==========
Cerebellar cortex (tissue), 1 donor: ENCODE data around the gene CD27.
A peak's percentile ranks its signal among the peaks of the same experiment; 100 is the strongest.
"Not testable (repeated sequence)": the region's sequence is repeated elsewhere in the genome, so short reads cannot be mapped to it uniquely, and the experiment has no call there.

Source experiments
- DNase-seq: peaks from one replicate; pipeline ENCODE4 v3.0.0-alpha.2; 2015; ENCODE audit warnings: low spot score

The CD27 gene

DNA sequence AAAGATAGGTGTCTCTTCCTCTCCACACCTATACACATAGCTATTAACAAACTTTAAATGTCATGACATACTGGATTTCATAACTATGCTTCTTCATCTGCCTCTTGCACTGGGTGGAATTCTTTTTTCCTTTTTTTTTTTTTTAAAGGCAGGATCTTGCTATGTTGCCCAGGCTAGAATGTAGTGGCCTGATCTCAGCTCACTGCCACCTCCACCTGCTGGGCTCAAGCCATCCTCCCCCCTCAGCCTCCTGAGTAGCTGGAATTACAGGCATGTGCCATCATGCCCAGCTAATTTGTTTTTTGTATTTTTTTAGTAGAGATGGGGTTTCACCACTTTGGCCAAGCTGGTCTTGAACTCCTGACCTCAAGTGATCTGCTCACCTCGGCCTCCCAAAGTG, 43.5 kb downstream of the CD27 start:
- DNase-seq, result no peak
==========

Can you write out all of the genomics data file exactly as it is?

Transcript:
Cerebellar cortex (tissue), 1 donor: ENCODE data around the gene CD27.
A peak's percentile ranks its signal among the peaks of the same experiment; 100 is the strongest.
"Not testable (repeated sequence)": the region's sequence is repeated elsewhere in the genome, so short reads cannot be mapped to it uniquely, and the experiment has no call there.

Source experiments
- DNase-seq: peaks from one replicate; pipeline ENCODE4 v3.0.0-alpha.2; 2015; ENCODE audit warnings: low spot score

The CD27 gene

DNA sequence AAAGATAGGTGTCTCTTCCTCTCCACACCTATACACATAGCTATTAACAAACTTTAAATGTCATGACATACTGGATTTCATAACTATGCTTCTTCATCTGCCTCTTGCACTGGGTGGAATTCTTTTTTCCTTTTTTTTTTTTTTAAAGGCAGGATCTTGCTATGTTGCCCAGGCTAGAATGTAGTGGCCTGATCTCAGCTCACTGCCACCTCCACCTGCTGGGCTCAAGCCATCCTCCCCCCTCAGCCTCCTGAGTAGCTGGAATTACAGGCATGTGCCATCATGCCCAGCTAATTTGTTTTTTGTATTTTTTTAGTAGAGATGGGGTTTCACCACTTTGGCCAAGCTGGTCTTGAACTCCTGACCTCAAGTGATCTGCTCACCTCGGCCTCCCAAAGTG, 43.5 kb downstream of the CD27 start:
- DNase-seq, result no peak